ASEAN and EAS talks
I arrived in Cambodia on Tuesday to participate in ASEAN and East Asia Summit (EAS) ministers’ talks. Yesterday ASEAN and Australia held the annual dialogue of foreign ministers.
Australia was ASEAN’s first dialogue partner. This is one of our country’s most important relationships and we are committed to continuing to strengthen and deepen our long-standing partnership.
During the dialogue I discussed Australia’s approach to security challenges including counter-terrorism and non-proliferation and potential opportunities to advance economic integration and financial cooperation in the region. I also had the opportunity to raise these issues in separate bilateral talks.
I emphasised the importance of EAS countries working together to implement a 2011 Australia-Indonesia disaster management initiative, improving information sharing, and promoting collaboration in responding to natural disasters in East Asia.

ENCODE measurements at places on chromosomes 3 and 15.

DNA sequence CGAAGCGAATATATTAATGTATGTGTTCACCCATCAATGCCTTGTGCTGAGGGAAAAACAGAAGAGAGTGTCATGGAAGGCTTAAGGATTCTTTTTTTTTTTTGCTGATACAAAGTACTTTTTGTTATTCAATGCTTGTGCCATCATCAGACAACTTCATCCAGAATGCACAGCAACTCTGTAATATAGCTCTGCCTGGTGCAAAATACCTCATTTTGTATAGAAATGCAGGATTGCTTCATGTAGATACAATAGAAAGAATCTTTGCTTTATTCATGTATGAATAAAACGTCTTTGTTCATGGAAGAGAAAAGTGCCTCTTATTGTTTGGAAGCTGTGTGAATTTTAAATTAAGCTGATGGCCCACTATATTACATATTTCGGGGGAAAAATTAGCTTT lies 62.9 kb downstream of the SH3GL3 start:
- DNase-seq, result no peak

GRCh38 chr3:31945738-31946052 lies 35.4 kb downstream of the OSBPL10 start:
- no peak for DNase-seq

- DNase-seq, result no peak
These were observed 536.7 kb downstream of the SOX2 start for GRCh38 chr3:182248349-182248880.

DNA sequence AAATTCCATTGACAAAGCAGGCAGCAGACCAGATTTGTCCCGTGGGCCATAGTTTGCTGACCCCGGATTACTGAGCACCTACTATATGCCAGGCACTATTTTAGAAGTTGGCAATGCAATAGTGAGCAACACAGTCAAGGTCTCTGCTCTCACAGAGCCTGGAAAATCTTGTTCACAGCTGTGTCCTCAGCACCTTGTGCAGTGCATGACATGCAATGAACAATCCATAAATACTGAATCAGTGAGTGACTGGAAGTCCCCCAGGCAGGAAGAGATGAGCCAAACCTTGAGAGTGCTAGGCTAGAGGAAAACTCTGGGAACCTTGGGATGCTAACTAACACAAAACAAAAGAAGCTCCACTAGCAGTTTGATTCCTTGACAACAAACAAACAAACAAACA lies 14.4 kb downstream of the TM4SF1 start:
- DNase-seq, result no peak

Today I am participating in the ASEAN Regional Forum, comprising EAS foreign ministers and those of eight other nations including Canada and Pakistan and high level representation from the European Union.
The Forum is expected to discuss current regional security issues, including maritime security, the Korean Peninsula and ways to combat non-traditional security threats such as terrorism and transnational crime.
Regional groups like the EAS and ASEAN Regional Forum, which include the big powers of the United States and China as well as others in Asia, can promote a stable, rules-based order.
With Australia’s trade with EAS nations valued last year at $412 billion, the region’s ongoing security and stability is vital to our nation’s future prosperity.